* Stifel shares lose 10 percent in Monday trading
* St Louis broker's Q2 earnings fell 84 percent
* Adjusted Q2 earnings rose 30 pct before charges
(Adds CEO comment from conference call)
By Joseph A. Giannone
NEW YORK, Aug 8 Stifel Financial Corp (SF.N) on
Monday said second-quarter profit fell 84 percent as the
investment bank and brokerage absorbed charges related to a
lawsuit and a regulatory probe as well as costs stemming from
its Thomas Weisel Partners takeover last year.
Positive results across most of Stifel were wiped out by an
ongoing lawsuit related to its sales of collateralized debt
obligations to five Wisconsin school districts. Stifel on
Monday said it purchased notes with a face value of $162.5
million at a significant but undisclosed discount.
The charges also reflect estimated future litigation costs
and a related regulatory investigation into these sales, which
generated substantial losses for the schools. Stifel is suing
Royal Bank of Canada (RY.TO), which underwrote the securities.
The Securities and Exchange Commission is investigating
Stifel to determine whether the CDO deals were suitable for the
The St. Louis-based investment bank, which bought Thomas
Weisel Partners Group last year, said profit for the quarter
ended June 30 fell to $3.42 million, or 5 cents a share, from
$21.1 million, or 40 cents, in the year-earlier period.
Excluding charges, Stifel said net income rose 30 percent
to $31.3 million, or 50 cents a share. Quarterly revenue rose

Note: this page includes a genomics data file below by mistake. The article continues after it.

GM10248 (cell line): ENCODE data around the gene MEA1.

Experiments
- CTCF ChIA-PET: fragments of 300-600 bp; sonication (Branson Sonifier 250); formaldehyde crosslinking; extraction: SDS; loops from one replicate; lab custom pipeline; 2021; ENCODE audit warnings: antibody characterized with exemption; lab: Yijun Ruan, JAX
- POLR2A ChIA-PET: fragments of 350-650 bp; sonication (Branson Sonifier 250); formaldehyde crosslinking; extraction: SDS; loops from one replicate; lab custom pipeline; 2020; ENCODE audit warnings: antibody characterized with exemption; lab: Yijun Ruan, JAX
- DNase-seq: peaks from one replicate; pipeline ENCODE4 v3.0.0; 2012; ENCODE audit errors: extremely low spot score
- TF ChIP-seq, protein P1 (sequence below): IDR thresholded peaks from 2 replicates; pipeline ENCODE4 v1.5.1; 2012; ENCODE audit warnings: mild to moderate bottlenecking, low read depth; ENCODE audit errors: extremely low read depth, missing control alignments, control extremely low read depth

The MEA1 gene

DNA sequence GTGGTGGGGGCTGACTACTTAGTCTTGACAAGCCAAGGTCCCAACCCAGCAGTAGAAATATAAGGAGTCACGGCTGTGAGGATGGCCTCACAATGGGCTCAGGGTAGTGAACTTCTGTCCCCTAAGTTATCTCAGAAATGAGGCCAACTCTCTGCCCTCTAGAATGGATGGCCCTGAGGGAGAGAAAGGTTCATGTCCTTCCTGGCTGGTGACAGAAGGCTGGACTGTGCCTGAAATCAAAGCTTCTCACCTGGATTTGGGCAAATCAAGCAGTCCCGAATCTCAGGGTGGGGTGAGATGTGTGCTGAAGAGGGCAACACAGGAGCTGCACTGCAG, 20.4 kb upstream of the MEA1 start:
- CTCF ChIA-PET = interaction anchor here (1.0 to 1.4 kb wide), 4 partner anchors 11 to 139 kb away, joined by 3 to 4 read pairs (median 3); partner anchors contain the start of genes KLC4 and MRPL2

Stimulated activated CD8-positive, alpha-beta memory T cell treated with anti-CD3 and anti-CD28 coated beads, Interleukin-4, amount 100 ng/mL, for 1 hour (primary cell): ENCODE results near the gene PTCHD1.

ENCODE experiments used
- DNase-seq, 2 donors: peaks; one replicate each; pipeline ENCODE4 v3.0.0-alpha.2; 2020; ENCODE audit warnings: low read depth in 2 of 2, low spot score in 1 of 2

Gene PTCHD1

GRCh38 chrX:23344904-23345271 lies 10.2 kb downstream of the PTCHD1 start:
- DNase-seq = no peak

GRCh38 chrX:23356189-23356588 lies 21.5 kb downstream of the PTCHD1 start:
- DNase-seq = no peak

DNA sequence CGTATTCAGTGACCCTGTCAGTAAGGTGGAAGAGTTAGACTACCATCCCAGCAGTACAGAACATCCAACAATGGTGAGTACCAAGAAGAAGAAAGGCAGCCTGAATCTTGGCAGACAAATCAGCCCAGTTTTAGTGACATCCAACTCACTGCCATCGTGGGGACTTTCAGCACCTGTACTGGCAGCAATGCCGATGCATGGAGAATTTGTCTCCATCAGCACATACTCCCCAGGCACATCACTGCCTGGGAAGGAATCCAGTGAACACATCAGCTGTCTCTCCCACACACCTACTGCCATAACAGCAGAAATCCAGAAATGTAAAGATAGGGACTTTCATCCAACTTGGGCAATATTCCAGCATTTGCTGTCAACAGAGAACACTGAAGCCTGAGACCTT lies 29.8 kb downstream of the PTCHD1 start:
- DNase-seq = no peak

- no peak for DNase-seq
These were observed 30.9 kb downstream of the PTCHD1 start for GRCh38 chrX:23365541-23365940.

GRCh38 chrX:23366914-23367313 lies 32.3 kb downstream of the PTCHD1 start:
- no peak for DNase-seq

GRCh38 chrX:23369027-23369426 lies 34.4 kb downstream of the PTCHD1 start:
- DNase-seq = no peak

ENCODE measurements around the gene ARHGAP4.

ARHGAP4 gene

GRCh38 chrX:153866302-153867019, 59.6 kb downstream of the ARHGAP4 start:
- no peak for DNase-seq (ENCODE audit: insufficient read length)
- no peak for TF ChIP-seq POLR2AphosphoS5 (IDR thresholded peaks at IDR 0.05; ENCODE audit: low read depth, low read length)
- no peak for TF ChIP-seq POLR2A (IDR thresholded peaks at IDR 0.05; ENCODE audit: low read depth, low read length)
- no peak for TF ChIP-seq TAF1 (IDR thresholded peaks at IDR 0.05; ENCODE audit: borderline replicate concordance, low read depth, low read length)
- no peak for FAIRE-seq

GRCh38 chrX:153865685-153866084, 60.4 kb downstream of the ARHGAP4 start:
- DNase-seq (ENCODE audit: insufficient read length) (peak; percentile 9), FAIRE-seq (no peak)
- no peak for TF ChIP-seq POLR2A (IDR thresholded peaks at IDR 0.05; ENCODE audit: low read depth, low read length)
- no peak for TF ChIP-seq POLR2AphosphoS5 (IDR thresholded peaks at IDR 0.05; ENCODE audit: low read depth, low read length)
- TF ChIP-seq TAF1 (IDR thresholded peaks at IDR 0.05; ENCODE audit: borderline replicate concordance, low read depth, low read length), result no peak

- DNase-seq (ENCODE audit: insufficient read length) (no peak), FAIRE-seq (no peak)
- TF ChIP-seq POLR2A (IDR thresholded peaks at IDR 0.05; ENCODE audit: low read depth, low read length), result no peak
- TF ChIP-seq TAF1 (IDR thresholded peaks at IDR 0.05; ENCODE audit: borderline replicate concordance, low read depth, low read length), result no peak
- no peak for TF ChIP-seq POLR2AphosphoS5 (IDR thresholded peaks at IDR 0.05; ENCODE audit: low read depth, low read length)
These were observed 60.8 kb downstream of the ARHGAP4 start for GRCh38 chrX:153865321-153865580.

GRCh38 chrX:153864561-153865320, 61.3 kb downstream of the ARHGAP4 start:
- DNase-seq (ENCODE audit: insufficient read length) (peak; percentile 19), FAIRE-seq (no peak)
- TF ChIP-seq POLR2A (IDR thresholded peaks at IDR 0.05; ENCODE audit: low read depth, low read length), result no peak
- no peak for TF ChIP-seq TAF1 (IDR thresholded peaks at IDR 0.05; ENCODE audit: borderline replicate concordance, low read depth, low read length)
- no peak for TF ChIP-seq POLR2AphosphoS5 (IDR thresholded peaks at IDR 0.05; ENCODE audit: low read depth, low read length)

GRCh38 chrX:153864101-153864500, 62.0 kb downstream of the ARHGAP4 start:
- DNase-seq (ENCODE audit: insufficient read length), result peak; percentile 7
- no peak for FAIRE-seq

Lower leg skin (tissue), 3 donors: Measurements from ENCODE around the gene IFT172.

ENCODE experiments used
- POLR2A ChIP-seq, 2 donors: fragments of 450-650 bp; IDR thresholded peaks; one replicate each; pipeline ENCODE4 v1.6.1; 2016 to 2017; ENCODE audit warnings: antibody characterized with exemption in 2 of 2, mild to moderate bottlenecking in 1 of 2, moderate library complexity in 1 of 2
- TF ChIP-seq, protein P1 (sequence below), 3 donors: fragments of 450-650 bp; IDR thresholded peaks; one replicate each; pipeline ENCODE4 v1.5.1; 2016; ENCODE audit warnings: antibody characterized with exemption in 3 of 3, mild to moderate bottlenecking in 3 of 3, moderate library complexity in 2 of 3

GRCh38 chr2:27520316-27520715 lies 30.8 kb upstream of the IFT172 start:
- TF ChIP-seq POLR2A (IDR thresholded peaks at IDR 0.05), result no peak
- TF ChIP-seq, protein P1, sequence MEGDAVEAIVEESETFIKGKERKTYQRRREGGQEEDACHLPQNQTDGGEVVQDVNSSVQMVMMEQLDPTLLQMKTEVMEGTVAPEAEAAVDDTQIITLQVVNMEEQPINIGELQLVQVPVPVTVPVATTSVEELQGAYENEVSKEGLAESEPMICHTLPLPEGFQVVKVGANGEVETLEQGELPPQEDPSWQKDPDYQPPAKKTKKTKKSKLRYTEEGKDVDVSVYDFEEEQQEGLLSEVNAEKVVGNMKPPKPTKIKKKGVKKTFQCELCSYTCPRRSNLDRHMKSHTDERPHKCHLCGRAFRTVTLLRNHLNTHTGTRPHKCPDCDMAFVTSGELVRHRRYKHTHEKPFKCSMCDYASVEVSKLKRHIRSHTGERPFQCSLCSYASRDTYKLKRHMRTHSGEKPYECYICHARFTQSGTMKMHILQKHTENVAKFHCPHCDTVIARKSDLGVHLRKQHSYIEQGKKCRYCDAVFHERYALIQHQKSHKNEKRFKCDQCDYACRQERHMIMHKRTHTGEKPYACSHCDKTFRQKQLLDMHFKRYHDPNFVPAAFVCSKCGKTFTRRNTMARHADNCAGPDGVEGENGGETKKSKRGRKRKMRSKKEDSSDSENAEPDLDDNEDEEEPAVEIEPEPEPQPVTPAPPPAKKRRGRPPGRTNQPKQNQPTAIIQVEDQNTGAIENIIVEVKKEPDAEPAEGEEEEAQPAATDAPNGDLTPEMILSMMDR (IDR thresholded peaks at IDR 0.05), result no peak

9.4 percent to $358.9 million.
Analysts on average had forecast 54 cents a share in
earnings, according to Thomson Reuters I/B/E/S estimates.
"Our investment banking group generated their second-best
revenue quarter, which was offset by pressure in our brokerage
and private client businesses due to a lack of investor
conviction, coupled with lower industry-wide volumes," Stifel
Chief Executive Ronald Kruszewski said in a statement.
Stifel's brokerage business boosted revenue by 13 percent
to $226 million from a year earlier, reflecting increased
assets, higher broker productivity and management fees.
The ranks of financial advisers climbed 2.2 percent from
the previous year to 1,958, while client assets surged 26
percent to $116 billion, reflecting acquisitions.
Capital markets and investment banking revenue by 7 percent
to $133 million from the year earlier, paced by an increase in
Still business was down from the first quarter, as negative
headlines about the economy, Europe's debt markets and
Washington budget battles drove investors to the sidelines.
"Starting in June, the markets began to feel like they did
last summer -- a lack of conviction, then a ton of uncertainty
starting with the European debt crisis and into the debt
ceiling. It has contributed to a cyclical turn away from
risk-based assets," Kruszewski said in a conference call.
Kruszewski said investors are devoting large parts of their
cash into deposits and money markets earning no interest.
"You can make an argument that today presented a buying
opportunity, but I see a lot more caution than I see risk
taking. So fear is still trumping greed at this point," he
Stifel has boosted its revenue five-fold since 2005, fueled
by a series of acquisitions. Last month it announced the
takeover of Stone & Youngberg, a municipal finance specialist,
and in June agreed to buy restructuring firm Miller Buckfire.
Stifel also is speculated to be in the hunt for Morgan
Keegan, a broker dealer unit of Regions Financial (RF.N).
Kruszewski said the firm is still capable of pursuing deals.
"These kinds of markets present opportunities, and I
believe we're positioned in all respects to evaluate and take
advantage of opportunities as they present themselves," he
Shares of Stifel closed Monday trade at $29.48, down nearly
10 percent and back to its November 2010 levels, on a day when
investors unnerved by Standard & Poor's downgrade of the United
States' sovereign credit rating fled stocks and snapped up
safe-haven bonds. Stifel stock is down 29 percent this year.
(Reporting by Joseph A. Giannone; editing by Gunna